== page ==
A pilgrimage during childhood doesn’t free one from the obligation of Hajj during adulthood. But the journey can be an inspiring spiritual experience that helps children gain a deeper understanding of their faith.

Discover the best restaurants in Makkah for kids

If you’re in Makkah with your family, you’ll know how important it is to find family-friendly restaurants where kids are welcome and will have a good time. Here’s a new guide to some top places to eat if you’re travelling with children.

You’ll find that many international restaurants in Abraj Al Bait and around the Grand Mosque allow children in all areas. Other restaurants, especially those specialising in Turkish, Indian or Arabic cuisine, have separate family sections. Check when booking to get a table in the right area!

All of the restaurants below have facilities for children like high chairs, changing facilities and special menus. Some even have play areas where the kids can amuse themselves while you enjoy your meal in peace.

Casual dining at Makkah Clock Royal Tower

For a casual meal with a dynamic touch, take the family to Atyaf Restaurant in the Makkah Clock Royal Tower hotel by Fairmont. This all-day dining restaurant is bright, colourful and has plenty of choice for fussy children, with dishes ranging from Middle Eastern and North African to Asian and Mediterranean. Children will love the lively kitchen theatre and juice station – plus of course, the pizza and pasta station!

The restaurant is incredibly convenient if you’re near the Grand Mosque or in Abraj Al Bait Mall. Of course, the Fairmont hotel has several other dining choices to offer, from a quick coffee and snack at Mazaq Café to the casual Asian restaurant Aja with its fresh hot noodles and dim sum.

Arabic food in Al Aziziya

Al Aziziya neighborhood, a short stroll from the Haram area, is known for its good shopping centers and markets – but it’s also a great place to come for Arabic food. It’s packed with Arabic restaurants of many types, including many serving traditional Saudi Arabian dishes like al kabsa chicken with rice, jareesh (or harees, a popular Saudi dish of crushed wheat cooked with milk) and mathlutha (a mixture of rice, jareesh and meat).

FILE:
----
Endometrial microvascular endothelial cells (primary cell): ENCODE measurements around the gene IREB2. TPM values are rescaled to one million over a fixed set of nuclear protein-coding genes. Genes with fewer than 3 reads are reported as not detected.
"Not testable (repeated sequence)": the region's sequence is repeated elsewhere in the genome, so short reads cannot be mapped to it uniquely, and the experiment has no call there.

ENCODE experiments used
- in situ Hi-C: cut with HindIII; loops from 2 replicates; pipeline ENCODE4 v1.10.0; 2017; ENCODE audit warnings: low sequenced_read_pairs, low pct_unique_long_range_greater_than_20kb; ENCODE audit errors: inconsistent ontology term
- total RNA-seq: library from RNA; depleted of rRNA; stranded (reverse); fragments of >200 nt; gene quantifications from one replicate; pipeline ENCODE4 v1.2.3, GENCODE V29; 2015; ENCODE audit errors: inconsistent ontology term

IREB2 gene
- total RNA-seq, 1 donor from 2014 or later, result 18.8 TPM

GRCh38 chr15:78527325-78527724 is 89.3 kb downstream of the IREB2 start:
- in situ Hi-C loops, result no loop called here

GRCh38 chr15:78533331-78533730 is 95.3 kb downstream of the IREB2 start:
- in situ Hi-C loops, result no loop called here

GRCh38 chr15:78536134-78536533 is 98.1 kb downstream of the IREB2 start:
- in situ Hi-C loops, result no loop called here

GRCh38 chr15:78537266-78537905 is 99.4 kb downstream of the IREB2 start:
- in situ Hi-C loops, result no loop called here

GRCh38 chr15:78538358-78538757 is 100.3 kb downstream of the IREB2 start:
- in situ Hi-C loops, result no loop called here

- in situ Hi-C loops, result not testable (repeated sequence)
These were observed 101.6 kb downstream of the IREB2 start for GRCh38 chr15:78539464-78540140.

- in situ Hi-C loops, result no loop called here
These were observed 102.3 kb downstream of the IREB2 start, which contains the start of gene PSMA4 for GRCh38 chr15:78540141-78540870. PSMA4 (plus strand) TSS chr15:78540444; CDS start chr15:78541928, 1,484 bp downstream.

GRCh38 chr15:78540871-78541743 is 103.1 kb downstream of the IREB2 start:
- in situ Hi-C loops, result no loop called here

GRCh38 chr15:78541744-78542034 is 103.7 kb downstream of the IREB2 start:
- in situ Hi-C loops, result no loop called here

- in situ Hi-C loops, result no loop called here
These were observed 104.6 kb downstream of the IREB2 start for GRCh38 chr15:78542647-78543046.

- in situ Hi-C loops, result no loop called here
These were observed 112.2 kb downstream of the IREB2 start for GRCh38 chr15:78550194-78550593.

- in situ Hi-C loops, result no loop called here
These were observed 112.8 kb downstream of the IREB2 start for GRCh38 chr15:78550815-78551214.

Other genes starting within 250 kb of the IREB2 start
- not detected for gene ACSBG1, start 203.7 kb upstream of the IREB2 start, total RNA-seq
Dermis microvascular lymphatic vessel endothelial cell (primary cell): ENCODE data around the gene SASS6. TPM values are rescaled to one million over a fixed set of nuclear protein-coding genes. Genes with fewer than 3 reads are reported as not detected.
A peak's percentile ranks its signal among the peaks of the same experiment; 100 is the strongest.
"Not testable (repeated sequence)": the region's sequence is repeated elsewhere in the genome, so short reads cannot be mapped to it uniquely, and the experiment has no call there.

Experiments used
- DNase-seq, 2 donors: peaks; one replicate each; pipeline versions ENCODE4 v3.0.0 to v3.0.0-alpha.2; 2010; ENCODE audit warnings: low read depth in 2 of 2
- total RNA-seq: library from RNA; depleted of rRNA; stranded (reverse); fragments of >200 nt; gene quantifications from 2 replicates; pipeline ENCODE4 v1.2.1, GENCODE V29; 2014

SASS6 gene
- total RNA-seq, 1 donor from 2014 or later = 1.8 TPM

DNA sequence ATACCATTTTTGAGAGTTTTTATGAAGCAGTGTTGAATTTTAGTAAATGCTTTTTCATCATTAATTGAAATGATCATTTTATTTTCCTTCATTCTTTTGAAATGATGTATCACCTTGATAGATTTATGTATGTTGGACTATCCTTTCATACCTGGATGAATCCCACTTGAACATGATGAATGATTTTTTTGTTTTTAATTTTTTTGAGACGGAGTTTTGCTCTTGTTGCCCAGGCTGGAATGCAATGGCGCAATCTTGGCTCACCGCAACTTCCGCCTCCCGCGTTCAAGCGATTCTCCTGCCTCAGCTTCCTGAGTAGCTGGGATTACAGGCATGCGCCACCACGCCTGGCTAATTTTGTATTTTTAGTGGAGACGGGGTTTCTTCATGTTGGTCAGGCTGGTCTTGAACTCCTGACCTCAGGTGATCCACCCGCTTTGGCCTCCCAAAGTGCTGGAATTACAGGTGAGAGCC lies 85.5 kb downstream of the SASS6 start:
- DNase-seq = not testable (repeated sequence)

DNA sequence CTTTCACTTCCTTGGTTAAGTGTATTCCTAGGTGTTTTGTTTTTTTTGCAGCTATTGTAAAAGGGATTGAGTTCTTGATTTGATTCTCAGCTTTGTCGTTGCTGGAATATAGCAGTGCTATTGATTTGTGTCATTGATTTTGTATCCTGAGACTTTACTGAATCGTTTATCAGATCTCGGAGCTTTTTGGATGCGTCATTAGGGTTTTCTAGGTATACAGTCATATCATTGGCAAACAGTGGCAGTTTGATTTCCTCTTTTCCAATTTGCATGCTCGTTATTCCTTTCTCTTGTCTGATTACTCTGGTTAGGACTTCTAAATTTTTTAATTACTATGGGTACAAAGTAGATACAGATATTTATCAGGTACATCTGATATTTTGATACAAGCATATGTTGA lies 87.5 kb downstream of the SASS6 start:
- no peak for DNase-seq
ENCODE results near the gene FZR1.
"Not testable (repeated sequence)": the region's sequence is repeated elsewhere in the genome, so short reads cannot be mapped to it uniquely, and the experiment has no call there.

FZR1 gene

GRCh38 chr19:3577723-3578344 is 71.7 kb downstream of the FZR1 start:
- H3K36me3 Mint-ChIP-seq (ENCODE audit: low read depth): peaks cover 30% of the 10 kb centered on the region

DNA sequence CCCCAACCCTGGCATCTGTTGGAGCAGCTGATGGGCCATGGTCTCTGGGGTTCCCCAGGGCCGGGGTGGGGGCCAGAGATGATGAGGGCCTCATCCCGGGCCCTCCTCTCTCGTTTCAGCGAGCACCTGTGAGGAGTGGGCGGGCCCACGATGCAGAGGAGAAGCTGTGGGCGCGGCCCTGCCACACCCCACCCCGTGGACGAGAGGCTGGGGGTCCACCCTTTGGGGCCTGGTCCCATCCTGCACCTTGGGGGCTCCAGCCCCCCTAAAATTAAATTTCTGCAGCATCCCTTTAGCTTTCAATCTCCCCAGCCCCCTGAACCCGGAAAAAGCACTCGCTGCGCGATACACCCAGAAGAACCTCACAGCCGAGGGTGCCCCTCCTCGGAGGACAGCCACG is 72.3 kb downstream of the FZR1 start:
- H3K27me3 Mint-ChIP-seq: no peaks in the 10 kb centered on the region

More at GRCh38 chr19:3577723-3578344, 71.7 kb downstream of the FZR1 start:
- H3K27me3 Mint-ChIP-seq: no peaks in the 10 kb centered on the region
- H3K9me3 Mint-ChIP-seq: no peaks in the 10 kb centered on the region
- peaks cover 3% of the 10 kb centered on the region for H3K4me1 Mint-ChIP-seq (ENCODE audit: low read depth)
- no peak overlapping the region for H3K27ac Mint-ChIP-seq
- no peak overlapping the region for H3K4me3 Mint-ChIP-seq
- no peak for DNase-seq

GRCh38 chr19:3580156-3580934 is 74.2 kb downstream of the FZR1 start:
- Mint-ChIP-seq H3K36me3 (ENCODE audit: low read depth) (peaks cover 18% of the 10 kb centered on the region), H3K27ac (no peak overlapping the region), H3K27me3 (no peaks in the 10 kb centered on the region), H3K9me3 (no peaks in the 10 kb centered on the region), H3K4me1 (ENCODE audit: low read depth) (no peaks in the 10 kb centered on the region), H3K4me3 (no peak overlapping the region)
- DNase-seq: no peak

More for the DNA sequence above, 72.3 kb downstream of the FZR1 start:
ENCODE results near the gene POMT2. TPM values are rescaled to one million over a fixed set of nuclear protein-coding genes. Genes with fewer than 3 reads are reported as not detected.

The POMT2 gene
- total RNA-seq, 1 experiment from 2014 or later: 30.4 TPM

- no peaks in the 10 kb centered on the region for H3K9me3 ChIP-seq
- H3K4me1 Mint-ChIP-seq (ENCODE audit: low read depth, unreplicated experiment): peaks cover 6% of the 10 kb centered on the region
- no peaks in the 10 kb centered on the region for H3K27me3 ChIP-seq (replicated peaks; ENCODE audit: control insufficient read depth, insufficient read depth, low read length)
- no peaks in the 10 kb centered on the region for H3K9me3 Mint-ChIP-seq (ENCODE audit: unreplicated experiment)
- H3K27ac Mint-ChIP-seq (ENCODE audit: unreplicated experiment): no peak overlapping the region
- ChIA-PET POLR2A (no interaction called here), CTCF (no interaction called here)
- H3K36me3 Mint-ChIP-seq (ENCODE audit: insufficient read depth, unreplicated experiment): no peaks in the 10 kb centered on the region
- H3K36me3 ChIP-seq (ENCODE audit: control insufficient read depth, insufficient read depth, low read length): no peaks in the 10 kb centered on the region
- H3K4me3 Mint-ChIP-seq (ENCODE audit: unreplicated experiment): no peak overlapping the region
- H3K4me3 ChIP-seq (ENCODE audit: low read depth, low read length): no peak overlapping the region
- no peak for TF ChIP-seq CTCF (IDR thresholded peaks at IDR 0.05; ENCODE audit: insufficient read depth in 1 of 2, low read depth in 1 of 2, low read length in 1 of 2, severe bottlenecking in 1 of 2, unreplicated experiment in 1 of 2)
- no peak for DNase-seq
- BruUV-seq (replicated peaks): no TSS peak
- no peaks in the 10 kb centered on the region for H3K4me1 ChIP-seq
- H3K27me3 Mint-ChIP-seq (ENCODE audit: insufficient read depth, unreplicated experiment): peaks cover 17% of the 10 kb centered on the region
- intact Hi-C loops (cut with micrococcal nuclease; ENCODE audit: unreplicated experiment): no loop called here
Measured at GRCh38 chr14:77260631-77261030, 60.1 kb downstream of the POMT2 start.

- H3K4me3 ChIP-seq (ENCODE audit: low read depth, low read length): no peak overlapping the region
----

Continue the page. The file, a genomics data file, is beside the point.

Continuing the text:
Look out for Redan Restaurant, serving traditional chicken and rice dishes like mandi, madhbi and mafoon, plus mashawi (barbecued chicken).

Family-friendly Indian cuisine on the Taif road

You’ll find the family-friendly Dar Taj Al Hindi on the road from Makkah to Taif, 15 km northeast of the Grand Mosque off highway 40. Children will love the exotic Indian decor and ornate wooden wall with its waterfall.

When they’ve finished their meal they can enjoy the colourful playroom, which has a slide and toys.

A taste of Turkey

If your kids love Turkish food, take them to the Turkish Taste Restaurant (Al Mathaq Al Turki) in Al Shasha district.

It’s about a 10-minute walk from the Haram but well worth the effort: the grilled meats, expertly made Turkish pizzas and delicious desserts offer a real taste of authentic Turkish food. There’s a separate section for families.

Chinese buffets & private rooms

The Chinese Jumbo Restaurant in the Diyafa district is great for noodles – which are always popular with kids. Bright and colourful with generous portions of authentic Chinese food, the restaurant has screened booths so you can dine with your family in privacy.

It’s located about 5 km northwest of the Grand Mosque, so is an ideal place to stop for a meal if you’re travelling to or from Jeddah. The road – as well as the restaurant! – can get busy during peak times.

An ice-cream treat in Abraj Al Bait

Homemade ice cream at the Raffles Makkah Palace hotel? What a treat! Visit the fun Raffles Creamery for artisanal ice cream and other delicious desserts on a terrace overlooking the Grand Mosque. The ice cream is served on frozen stones with tons of delicious toppings to choose from – great for a birthday or other special occasion.

More recommended restaurants in Makkah

For more ideas of restaurants in Makkah to take your family, check out our restaurant guide – or simply ask your concierge for advice.

Family gathering eating meal around kitchen table

Make your children happy by taking them to the best restaurants in Makkah for kids!

Family eating at Fairmont Makkah Aja Asian Restaurant

Enjoy dining at Fairmont Makkah Aja restaurant with your children